Web services in IntelliJIDEA using the Web Services plugin

Guest Author
As I mentioned in my previous
, here are the steps to develop/deploy/invoke a Web service using the Web
Services plugin
in IntelliJ IDEA. Thanks to AdvancedTools,
author of the plugin, for helping me through this process.

The Web service plugin bundles Axis 1.4 and supports JWSDP 2.0 ( contains JAX-WS 2.0
EA1 which is now final in Java 6), Axis 2,
and XFire through pluggability. If you are interested in deploying on GlassFish
using IDEA, then read
. The author has agreed
to add support for GlassFish v2

The first step is to install the plugin. Select "File", "Settings ...", "Plugins",
"Available" tab, scroll to the bottom and select "WebServicesPlugin"
as shown
. I clicked "Ok" after selecting the plugin and the
dialog box disappeared without installing it. The arrow on the top-left corner
has a tooltip of "Update Plugin" but did not convey the message. When
I right-clicked on the plugin, I got "Download and Install" which made
complete sense. And then I realized the arrow on top-left serves the same
purpose as well. So I installed the plugin and restarted the IDE for plugin to
take effect. I had to manually restart the IDE even though the plugin said that
the IDE will restart automatically.

Once the plugin is successfully installed, at least following changes are noticed in
the IDE:

  1. A "WebServices" tab is displayed in the bottom left corner of
    the IDE
  2. A new "Tools", "Web Services" menu is added
  3. A new "Window", "Tool Windows", "WebServices"
    menu item is added.
  4. A new "WebServices" icon is added to "Project
    Settings" (Ctrl+Alt+S default shortcut).

Of the supported toolkits, the closest to GlassFish
is JWSDP and so I
downloaded and installed JWSDP

After JWSDP 2.0 installation, I configured the Web services plugin for JWSDP
2.0 location by selecting "File", "Settings", "WebServices"

as shown here
. Now, on to real business of creating a Web service. Here are the
steps I used:

  1. Create a new Web module (wonder why 12 clicks are required for a default
  2. Add a new POJO as:
    package hello;

    public class Hello {

      public String sayHello(String name) {

        return "Hello " + name;



    It is required
    to have a non-default package ("hello" in this case).
  3. Select "Tools", "WebServices", "Enable Web
    Service Support" as shown
  4. Add @javax.jws.WebService
    annotation and so the class looks like
    package hello;


    public class Hello {

      public String sayHello(String name) {

        return "Hello " + name;


  5. Compile the class (default shortcut Ctrl+Shift+F9).
  6. Select "Tools", "WebServices", "Expose Class as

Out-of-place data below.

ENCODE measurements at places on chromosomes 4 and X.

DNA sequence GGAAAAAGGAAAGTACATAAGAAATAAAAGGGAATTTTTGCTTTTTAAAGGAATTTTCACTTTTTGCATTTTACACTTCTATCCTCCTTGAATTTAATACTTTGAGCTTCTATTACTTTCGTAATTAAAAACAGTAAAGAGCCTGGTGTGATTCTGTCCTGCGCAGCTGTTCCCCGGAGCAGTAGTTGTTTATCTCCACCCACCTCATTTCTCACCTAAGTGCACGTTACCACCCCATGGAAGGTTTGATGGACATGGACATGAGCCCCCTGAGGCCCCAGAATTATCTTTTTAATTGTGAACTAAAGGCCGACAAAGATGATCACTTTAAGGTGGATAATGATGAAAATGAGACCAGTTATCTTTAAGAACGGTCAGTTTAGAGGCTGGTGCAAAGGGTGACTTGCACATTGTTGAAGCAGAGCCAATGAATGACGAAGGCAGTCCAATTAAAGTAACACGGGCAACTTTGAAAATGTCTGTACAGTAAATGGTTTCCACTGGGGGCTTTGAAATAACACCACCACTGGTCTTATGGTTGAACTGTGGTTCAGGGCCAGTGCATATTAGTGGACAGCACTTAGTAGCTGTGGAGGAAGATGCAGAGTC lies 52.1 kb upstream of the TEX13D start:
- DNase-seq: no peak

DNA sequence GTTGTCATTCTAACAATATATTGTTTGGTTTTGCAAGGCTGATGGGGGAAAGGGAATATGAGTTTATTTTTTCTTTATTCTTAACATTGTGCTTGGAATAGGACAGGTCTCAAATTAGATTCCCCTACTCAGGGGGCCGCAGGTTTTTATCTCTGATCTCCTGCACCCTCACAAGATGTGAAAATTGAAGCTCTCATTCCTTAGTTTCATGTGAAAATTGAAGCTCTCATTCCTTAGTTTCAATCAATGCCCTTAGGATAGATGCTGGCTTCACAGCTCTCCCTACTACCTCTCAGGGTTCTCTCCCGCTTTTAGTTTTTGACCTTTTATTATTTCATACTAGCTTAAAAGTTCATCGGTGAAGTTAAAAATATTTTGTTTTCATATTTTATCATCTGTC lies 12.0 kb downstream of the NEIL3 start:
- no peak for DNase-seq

Web Service" as shown
    . The menu says "expose" and the window says
    "deploy" which I find confusing.
  7. It is recommended to "File", "Synchronize" before this
    step so that IntelliJ recognizes any newly generated files.
  8. Add a local Tomcat configuration using "Run", "Edit
    Configurations" (see GlassFish
    configuration instructions
    for more
    details). I used Tomcat
  9. This runs the Tomcat server and displays "http://localhost:8080"
    and tries to display the resource "/" and shows 404. Instead type "http://localhost:8080/services/Hello" in the browser and
    the deployed Web service is shown correctly.

So far we have been able to deploy a JAX-WS based Web service and now we will
invoke it.

  1. Create a new Web module (with all default settings). In "Deployment
    Descriptors" tab, uncheck "Include standard JavaEE runtime
    support". A warning message is displayed when you click on Next, select
    "Ok" and move on.
  2. Select "Tools", "WebServices", "Generate Java
    Code From Wsdl". Specify the package name as shown
    . This generates the client-side artifacts. After clicking on
    "Ok" button, the dialog box just disappears without any
    information. But then I realized wsimport progress bar came and
    disappeared. Synchronize (default shortcut Ctrl+Alt+Y) the IDEand and then the artifacts are all
    generated in the client directory. A message box indicating what happened would be
  3. Expand "src", "client" and add a new class "HelloClient" to invoke the endpoint
    as shown below:

    public class HelloClient {

      public static void main(String[] args) {

        System.out.println(new HelloService().getHelloPort().sayHello("Duke"));


  4. Build the project (default shortcut Ctrl+F9).
  5. Select HelloClient, right-click and select "Run "HelloClient.main()""
    (default short cut Ctrl+Shift+F10) as shown
  6. And finally you view the result as shown

As you can see by the traffic
on the forum
, this was all not intuitive :) The plugin author has promised to make the plugin more
easy to use by providing wizards. But I'd expect Web service creation to be a
first-class functionality in an IDE and so I recommend to vote for IDEA-13000.
Look on the left bar for casting your vote.

Alternatively, you can use NetBeans 5.5.1 and GlassFish that gives you native
and first
class support
for building/deploying/invoking interoperable
Web services

Technorati: NetBeans IntelliJ
Eclipse GlassFish
Web services WSIT

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Comments ( 2 )
  • Arun Gupta's Blog Saturday, February 10, 2007
    [Trackback] As a follow up from a previous blog, the Web Services plugin in IntelliJIDEA now supports GlassFish v2. Here are the steps I followed to deploy the Web service on GlassFish: I updated the plugin version from "0.6 build 2"...
  • Arun Gupta's Blog Thursday, July 10, 2008
    [Trackback] IntelliJ IDEA 7.0.x include plugins that provide support for configuring GlassFish. This blog provides clear instructions on how to get started by developing and deploying a JSP, Servlet and Web services using GlassFish in IntelliJ. The instructions a...
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